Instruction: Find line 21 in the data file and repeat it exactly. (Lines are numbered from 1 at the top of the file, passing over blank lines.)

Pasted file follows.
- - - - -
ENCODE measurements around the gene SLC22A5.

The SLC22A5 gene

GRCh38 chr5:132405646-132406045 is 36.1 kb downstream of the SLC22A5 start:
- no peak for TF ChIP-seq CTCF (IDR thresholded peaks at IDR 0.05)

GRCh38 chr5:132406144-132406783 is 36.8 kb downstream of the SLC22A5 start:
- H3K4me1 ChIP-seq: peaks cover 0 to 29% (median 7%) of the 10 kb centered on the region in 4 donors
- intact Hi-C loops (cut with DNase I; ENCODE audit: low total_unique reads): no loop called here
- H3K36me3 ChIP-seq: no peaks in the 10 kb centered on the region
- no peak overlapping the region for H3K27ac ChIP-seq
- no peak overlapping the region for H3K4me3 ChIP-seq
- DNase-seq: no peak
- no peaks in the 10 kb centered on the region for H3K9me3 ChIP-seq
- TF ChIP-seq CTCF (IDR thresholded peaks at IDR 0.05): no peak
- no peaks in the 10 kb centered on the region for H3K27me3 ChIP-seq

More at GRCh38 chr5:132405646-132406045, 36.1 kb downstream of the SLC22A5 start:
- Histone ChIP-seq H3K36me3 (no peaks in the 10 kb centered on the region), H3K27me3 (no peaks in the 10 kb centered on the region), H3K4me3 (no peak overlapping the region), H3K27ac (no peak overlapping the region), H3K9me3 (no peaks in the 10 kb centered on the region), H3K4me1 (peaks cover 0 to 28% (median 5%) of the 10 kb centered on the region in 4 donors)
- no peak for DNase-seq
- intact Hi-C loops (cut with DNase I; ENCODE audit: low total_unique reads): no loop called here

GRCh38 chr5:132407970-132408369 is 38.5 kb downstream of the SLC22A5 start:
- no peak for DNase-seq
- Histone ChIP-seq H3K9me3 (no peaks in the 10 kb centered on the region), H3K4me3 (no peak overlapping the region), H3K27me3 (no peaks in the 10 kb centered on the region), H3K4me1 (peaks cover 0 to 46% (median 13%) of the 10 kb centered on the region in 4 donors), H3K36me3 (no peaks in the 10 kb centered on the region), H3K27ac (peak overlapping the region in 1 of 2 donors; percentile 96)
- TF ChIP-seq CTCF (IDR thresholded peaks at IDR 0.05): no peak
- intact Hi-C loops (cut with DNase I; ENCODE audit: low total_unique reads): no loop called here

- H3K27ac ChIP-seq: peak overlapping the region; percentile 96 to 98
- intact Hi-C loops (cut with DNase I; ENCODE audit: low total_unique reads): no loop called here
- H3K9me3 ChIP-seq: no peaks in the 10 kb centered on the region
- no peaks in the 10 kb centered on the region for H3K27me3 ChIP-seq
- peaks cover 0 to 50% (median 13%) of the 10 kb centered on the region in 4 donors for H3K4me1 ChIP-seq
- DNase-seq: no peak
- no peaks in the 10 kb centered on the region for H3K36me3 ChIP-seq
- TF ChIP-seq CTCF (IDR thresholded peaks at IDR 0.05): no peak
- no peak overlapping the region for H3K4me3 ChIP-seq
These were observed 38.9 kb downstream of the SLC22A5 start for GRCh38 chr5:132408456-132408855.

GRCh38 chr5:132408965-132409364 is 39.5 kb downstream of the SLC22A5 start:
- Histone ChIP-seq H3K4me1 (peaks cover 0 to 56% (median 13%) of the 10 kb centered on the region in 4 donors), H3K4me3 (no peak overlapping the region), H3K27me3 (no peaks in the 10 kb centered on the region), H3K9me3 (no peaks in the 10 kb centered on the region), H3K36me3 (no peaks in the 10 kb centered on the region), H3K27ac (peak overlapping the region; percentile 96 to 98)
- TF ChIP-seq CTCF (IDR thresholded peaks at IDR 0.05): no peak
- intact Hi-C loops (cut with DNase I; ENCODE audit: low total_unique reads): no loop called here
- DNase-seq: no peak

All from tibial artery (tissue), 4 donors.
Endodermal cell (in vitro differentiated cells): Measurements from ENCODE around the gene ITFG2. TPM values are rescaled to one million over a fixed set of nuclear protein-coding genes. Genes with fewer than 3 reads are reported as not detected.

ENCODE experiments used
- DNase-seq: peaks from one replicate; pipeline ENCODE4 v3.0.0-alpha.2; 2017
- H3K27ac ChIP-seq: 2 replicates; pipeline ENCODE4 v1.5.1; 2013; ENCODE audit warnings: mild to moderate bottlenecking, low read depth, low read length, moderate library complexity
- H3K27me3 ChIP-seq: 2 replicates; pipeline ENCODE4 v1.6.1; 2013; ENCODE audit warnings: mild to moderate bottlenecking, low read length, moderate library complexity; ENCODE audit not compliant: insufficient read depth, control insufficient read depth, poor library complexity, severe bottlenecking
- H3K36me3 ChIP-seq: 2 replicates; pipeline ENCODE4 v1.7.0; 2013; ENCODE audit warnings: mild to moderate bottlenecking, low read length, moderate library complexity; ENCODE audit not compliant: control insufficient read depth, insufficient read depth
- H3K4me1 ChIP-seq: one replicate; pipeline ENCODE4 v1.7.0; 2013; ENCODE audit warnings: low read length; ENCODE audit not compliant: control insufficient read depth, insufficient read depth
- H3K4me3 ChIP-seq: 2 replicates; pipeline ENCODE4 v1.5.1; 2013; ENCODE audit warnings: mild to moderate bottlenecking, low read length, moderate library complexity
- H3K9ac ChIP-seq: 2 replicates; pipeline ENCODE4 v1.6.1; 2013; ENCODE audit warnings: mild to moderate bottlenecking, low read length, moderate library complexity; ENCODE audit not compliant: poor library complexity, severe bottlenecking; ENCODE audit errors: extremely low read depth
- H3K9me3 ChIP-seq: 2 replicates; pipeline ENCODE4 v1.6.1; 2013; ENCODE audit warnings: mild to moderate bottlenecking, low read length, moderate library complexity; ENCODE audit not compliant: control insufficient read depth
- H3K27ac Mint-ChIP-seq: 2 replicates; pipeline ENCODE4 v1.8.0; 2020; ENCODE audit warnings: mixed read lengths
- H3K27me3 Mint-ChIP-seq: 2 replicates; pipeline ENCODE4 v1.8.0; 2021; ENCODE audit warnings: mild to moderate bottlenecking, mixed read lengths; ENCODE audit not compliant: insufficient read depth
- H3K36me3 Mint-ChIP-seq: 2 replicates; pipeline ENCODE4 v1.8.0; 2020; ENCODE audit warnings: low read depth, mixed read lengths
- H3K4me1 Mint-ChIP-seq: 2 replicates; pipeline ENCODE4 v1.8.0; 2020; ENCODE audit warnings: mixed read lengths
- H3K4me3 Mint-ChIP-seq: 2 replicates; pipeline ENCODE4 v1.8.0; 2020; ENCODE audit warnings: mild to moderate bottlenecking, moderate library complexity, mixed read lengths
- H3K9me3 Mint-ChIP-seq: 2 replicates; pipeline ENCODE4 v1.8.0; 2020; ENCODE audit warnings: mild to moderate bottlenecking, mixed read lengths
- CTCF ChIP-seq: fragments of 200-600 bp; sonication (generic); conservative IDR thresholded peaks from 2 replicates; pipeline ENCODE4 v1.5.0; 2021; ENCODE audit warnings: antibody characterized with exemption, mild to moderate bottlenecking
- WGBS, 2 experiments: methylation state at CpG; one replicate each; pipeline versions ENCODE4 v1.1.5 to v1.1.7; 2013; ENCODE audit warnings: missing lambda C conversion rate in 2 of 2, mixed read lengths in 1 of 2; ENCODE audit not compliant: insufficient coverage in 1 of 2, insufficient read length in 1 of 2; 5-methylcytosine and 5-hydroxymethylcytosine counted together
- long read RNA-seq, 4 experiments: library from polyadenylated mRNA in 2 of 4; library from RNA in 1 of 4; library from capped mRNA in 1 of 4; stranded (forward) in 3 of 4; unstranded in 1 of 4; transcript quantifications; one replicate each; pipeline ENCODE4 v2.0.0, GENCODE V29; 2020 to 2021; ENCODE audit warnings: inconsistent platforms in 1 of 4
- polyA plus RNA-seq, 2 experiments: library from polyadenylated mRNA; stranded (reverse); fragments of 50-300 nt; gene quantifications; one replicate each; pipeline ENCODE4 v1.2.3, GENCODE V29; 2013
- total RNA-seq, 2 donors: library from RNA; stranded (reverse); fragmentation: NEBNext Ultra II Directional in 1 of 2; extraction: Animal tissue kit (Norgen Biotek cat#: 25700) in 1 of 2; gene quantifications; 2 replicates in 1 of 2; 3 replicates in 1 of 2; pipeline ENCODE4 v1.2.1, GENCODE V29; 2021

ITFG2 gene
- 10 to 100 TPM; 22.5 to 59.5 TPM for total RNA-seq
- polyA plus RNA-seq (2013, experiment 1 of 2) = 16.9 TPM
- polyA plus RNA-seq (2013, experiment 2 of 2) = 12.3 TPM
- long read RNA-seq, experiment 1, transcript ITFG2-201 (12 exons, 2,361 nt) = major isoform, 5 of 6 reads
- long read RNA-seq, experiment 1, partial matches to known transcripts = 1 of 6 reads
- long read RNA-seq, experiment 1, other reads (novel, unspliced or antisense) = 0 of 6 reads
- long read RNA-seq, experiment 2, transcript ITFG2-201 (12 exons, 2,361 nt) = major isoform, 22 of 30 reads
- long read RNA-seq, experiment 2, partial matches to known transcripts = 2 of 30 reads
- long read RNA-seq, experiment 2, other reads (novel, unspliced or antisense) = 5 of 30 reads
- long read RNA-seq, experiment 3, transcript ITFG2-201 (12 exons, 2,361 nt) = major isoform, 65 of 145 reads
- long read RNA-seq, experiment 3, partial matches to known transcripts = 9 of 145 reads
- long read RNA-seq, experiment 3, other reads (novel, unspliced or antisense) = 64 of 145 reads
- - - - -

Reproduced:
- Histone ChIP-seq H3K9me3 (no peaks in the 10 kb centered on the region), H3K4me3 (no peak overlapping the region), H3K27me3 (no peaks in the 10 kb centered on the region), H3K4me1 (peaks cover 0 to 46% (median 13%) of the 10 kb centered on the region in 4 donors), H3K36me3 (no peaks in the 10 kb centered on the region), H3K27ac (peak overlapping the region in 1 of 2 donors; percentile 96)